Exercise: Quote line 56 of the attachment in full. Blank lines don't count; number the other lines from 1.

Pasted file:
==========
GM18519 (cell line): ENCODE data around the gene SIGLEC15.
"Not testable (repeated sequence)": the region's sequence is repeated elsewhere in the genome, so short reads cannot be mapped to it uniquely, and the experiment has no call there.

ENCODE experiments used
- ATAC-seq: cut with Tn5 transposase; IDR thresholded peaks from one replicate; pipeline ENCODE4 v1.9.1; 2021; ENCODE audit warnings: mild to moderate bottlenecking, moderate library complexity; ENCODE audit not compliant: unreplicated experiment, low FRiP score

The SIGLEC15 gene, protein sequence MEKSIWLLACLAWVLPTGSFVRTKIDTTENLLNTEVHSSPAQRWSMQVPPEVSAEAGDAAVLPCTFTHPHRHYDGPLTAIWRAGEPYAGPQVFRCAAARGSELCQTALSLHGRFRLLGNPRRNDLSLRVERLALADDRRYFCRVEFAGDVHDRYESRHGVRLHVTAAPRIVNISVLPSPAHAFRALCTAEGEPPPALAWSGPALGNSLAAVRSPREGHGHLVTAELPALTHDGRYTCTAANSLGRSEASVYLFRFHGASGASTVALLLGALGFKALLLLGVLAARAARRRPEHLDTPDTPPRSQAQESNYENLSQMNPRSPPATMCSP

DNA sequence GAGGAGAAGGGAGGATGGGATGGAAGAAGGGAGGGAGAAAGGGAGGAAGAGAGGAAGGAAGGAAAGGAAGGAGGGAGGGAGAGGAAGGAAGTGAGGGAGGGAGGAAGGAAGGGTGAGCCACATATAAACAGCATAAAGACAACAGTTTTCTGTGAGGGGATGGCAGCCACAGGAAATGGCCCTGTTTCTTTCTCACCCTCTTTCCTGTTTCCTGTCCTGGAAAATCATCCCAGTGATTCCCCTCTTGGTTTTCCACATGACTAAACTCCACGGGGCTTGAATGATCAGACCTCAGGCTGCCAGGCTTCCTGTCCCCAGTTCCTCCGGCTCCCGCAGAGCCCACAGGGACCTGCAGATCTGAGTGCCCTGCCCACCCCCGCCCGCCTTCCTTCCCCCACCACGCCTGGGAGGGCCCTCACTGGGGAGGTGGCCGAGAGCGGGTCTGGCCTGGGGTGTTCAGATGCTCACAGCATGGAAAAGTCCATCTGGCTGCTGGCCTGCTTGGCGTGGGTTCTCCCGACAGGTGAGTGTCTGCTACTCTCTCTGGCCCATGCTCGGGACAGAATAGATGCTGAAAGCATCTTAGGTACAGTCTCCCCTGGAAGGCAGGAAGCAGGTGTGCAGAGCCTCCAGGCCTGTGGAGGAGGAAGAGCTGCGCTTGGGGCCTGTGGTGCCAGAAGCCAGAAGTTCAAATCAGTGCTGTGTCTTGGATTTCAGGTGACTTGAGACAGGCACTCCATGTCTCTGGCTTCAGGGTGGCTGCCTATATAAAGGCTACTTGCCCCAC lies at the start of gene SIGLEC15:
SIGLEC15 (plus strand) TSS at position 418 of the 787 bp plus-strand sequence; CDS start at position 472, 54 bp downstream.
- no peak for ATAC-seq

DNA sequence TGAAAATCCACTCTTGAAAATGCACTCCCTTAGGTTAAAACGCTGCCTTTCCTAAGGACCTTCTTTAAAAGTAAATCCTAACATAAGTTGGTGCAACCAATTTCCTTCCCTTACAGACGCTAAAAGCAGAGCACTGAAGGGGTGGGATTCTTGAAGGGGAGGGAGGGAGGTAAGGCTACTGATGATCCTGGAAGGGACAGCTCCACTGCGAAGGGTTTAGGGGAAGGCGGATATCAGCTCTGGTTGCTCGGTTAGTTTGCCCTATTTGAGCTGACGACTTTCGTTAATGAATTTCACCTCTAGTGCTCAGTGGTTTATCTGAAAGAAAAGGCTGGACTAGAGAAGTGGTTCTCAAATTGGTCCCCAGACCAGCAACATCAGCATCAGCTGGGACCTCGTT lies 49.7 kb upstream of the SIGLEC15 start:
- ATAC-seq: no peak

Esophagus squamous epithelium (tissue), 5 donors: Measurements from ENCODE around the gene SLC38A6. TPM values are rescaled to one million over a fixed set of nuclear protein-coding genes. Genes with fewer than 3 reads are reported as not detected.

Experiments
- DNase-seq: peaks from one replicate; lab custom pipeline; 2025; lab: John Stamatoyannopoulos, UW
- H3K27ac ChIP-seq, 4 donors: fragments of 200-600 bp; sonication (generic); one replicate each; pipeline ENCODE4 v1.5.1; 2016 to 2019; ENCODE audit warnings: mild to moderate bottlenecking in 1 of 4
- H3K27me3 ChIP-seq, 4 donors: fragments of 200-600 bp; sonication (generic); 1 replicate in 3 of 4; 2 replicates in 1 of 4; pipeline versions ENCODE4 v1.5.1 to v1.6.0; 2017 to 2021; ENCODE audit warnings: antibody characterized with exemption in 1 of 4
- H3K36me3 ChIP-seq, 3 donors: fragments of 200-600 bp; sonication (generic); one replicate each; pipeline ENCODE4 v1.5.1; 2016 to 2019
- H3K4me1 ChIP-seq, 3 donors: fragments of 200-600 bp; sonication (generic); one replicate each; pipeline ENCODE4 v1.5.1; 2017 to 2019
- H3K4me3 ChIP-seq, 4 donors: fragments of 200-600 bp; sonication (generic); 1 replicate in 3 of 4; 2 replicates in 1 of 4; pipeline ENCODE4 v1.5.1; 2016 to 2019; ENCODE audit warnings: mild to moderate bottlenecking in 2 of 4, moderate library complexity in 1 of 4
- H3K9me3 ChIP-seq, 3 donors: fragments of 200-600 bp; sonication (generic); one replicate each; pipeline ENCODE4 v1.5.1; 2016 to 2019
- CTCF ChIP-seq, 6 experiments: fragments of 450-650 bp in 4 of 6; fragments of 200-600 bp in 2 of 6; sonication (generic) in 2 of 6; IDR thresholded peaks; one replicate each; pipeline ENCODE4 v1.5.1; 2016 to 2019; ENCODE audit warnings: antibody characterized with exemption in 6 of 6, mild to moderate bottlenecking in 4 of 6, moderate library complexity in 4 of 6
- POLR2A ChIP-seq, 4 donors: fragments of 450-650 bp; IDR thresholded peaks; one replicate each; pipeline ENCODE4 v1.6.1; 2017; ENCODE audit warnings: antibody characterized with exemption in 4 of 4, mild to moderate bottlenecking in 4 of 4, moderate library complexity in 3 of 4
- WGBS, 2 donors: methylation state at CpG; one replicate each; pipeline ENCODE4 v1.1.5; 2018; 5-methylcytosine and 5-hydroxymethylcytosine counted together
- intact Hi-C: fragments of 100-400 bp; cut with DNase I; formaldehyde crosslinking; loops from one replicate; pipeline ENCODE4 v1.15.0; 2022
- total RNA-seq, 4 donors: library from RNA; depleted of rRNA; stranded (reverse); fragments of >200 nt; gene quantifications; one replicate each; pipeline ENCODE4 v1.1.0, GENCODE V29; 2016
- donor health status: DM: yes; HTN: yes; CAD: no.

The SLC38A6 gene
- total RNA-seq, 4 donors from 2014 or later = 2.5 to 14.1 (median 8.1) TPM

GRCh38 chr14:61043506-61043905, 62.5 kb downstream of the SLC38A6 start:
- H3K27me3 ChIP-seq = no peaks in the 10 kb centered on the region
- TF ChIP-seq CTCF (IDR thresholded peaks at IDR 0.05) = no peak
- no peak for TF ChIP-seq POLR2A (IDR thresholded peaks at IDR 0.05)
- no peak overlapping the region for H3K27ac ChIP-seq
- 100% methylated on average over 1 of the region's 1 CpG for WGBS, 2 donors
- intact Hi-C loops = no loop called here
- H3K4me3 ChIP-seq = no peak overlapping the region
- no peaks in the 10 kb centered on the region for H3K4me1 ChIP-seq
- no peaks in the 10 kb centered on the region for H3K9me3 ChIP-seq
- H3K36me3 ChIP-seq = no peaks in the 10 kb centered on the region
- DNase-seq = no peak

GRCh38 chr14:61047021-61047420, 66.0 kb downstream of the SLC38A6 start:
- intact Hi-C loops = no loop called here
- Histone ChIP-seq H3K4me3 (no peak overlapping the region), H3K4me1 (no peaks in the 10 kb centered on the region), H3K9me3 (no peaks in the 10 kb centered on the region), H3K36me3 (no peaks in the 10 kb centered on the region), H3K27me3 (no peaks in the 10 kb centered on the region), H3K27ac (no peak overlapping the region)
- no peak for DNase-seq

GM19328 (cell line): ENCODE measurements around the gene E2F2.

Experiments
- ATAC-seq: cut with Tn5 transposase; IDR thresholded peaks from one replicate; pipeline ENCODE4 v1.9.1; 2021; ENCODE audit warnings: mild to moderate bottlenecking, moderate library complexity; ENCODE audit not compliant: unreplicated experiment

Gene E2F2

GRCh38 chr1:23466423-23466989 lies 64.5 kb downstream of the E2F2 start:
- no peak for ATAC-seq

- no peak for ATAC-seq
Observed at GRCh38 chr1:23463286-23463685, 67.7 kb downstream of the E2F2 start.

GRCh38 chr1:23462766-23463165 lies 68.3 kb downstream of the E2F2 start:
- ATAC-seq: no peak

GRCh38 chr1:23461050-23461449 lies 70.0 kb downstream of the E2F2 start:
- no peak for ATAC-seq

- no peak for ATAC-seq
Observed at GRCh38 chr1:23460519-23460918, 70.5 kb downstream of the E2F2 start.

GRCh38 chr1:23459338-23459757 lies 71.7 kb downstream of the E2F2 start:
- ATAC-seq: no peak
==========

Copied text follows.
- no peak for ATAC-seq